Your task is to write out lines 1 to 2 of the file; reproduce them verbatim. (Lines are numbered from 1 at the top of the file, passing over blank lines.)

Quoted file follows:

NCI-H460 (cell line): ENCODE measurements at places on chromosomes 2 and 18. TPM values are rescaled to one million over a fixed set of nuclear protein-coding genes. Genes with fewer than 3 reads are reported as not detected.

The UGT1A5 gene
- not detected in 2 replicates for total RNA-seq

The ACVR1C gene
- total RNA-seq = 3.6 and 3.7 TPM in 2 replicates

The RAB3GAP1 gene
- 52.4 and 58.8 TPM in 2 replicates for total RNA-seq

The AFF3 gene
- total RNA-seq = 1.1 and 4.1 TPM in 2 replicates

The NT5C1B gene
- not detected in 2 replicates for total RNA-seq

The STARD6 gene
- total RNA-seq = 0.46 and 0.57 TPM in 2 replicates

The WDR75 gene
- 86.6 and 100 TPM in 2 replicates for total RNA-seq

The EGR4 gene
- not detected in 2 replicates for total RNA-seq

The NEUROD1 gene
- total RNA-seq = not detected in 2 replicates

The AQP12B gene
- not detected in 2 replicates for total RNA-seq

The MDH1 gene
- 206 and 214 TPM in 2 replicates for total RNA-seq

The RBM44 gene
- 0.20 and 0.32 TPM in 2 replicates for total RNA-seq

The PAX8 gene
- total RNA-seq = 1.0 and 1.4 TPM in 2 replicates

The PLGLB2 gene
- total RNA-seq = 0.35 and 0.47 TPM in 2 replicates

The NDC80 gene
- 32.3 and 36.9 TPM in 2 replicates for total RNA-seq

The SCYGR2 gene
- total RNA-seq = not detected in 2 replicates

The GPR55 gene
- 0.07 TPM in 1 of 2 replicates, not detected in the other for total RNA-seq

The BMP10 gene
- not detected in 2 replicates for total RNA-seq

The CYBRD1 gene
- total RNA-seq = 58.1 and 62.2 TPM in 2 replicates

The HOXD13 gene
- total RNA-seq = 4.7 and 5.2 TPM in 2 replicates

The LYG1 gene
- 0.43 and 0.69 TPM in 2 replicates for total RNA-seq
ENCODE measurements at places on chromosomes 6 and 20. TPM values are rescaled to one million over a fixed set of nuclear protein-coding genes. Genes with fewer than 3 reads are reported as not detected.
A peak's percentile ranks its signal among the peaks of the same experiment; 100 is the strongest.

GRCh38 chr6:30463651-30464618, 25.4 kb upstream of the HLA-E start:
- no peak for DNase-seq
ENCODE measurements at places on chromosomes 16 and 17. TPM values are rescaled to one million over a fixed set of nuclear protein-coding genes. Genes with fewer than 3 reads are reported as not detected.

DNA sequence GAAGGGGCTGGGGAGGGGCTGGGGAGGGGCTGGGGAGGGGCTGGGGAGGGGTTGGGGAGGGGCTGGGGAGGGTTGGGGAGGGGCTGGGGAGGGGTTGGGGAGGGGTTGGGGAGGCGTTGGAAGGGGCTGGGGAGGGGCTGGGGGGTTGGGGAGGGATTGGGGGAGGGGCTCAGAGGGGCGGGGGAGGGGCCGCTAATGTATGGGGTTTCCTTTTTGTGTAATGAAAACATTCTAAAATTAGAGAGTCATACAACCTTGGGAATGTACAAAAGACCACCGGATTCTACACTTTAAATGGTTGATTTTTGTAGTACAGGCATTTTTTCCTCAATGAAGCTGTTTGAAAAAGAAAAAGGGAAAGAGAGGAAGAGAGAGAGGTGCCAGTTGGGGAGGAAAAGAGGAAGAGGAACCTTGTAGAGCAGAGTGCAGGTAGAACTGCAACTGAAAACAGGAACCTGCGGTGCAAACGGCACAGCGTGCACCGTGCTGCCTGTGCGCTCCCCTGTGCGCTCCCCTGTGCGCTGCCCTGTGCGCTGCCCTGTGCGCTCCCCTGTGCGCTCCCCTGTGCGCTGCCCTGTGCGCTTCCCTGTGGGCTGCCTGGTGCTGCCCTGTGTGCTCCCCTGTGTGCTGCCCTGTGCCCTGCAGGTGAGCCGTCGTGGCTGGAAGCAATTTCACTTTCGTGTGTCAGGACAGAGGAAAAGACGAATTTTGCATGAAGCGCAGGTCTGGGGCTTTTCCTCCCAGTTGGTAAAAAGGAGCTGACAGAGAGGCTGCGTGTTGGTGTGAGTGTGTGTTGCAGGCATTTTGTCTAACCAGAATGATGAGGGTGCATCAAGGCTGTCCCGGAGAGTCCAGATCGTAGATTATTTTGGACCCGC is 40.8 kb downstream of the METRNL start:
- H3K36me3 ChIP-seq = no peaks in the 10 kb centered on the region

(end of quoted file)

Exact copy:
NCI-H460 (cell line): ENCODE measurements at places on chromosomes 2 and 18. TPM values are rescaled to one million over a fixed set of nuclear protein-coding genes. Genes with fewer than 3 reads are reported as not detected.

The UGT1A5 gene